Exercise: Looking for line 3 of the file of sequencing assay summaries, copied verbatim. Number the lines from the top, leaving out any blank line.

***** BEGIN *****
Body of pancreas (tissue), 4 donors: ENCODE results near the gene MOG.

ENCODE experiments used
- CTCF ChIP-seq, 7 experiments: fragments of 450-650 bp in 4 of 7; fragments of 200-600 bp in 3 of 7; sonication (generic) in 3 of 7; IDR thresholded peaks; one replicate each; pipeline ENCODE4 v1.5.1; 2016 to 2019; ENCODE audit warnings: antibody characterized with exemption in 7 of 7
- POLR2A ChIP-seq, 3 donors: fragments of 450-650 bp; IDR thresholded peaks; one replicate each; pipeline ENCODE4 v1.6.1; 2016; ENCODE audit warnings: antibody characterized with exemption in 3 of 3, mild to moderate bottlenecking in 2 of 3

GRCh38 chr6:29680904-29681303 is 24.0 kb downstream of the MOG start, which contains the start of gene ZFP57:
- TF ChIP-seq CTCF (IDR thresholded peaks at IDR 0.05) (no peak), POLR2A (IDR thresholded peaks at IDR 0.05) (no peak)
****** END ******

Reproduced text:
- CTCF ChIP-seq, 7 experiments: fragments of 450-650 bp in 4 of 7; fragments of 200-600 bp in 3 of 7; sonication (generic) in 3 of 7; IDR thresholded peaks; one replicate each; pipeline ENCODE4 v1.5.1; 2016 to 2019; ENCODE audit warnings: antibody characterized with exemption in 7 of 7